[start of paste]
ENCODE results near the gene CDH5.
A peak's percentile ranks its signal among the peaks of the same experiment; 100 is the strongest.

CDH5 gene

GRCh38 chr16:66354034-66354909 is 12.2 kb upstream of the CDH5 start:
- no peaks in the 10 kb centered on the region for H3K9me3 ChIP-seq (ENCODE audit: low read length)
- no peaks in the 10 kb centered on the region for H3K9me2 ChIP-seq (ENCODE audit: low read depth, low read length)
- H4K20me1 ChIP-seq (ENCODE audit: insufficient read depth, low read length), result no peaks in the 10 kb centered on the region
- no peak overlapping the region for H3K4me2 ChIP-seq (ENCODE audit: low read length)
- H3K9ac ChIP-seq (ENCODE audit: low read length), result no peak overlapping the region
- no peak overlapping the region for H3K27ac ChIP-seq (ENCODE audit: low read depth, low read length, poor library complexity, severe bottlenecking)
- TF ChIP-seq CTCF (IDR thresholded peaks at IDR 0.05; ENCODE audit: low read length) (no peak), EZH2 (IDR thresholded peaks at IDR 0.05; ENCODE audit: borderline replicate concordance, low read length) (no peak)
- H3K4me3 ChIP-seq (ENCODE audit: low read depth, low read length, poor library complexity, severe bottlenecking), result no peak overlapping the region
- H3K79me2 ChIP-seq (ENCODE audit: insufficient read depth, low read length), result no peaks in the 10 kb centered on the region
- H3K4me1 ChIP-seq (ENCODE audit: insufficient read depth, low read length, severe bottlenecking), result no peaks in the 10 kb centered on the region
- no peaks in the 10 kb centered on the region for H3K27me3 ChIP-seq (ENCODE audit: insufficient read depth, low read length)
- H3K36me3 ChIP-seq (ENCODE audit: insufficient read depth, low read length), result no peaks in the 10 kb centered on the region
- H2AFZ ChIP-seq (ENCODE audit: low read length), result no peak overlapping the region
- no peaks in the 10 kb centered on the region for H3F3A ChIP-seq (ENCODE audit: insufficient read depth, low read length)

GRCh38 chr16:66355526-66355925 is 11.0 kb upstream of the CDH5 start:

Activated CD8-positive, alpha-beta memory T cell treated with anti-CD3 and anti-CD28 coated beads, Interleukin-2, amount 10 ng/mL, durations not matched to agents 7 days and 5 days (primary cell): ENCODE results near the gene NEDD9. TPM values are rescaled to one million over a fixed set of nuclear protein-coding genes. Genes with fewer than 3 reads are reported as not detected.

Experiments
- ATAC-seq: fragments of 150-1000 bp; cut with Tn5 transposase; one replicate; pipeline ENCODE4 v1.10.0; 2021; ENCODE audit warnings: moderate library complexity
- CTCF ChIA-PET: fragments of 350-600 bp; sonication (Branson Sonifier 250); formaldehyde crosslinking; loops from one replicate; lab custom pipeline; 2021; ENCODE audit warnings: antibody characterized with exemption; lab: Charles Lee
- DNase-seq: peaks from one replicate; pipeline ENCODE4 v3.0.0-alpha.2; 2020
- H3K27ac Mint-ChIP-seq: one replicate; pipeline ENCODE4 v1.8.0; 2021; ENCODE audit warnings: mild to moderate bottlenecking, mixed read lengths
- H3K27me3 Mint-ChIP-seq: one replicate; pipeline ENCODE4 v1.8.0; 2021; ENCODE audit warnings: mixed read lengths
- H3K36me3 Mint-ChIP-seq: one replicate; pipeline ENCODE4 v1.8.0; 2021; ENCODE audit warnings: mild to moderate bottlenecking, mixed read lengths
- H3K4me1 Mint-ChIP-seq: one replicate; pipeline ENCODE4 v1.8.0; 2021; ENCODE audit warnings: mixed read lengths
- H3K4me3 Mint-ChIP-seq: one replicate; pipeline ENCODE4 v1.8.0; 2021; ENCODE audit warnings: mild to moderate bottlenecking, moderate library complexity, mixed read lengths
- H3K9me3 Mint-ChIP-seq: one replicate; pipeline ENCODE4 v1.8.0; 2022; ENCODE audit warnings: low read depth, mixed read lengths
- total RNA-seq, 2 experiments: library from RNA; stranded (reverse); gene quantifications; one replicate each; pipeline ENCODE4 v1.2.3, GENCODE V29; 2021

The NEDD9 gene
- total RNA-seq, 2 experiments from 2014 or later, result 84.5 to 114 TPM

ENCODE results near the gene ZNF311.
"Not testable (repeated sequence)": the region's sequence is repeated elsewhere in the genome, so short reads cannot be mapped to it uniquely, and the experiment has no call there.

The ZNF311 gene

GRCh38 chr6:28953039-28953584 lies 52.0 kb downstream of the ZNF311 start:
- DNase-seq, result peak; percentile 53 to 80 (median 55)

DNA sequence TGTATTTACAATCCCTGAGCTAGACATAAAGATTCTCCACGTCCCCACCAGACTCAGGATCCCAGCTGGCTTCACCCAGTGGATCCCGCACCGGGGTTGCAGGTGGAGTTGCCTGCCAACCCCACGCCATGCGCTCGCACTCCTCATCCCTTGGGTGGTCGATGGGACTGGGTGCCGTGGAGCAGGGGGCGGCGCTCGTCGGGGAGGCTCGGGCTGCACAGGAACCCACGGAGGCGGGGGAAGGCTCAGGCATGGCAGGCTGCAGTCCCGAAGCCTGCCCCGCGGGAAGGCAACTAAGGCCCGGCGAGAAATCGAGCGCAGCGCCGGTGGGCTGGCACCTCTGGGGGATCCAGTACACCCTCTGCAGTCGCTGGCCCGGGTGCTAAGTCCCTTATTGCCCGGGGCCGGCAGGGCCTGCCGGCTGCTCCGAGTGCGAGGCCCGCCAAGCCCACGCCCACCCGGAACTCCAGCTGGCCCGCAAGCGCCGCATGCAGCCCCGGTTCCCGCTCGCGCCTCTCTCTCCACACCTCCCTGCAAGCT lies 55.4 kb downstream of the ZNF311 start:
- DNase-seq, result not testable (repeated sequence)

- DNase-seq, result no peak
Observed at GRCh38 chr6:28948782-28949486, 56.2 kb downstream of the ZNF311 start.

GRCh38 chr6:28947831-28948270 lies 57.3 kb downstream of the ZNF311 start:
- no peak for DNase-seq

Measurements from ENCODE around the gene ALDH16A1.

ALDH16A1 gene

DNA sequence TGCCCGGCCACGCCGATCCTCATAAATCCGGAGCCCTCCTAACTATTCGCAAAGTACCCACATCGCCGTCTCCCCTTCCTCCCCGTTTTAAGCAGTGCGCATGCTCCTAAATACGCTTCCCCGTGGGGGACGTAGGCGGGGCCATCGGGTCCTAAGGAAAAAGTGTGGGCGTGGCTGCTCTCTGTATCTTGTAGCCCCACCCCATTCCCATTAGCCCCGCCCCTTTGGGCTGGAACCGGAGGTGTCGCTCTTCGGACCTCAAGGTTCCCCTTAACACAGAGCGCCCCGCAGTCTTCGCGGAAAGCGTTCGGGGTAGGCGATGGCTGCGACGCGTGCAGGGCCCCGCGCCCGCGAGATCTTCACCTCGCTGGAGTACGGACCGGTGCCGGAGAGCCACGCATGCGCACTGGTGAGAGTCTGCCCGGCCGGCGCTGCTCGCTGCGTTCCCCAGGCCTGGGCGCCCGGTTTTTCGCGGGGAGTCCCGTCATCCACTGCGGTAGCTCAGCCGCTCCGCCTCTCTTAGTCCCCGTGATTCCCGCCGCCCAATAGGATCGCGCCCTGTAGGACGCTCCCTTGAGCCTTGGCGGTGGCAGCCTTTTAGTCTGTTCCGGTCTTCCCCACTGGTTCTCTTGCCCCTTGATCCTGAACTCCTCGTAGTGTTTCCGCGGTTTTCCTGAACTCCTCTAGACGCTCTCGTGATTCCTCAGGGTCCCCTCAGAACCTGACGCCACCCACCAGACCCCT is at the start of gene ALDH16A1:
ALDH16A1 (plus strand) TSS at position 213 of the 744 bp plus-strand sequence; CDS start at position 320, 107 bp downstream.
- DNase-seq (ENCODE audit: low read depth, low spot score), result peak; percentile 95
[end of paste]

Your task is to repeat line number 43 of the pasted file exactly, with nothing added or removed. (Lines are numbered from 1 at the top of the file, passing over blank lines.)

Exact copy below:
GRCh38 chr6:28947831-28948270 lies 57.3 kb downstream of the ZNF311 start: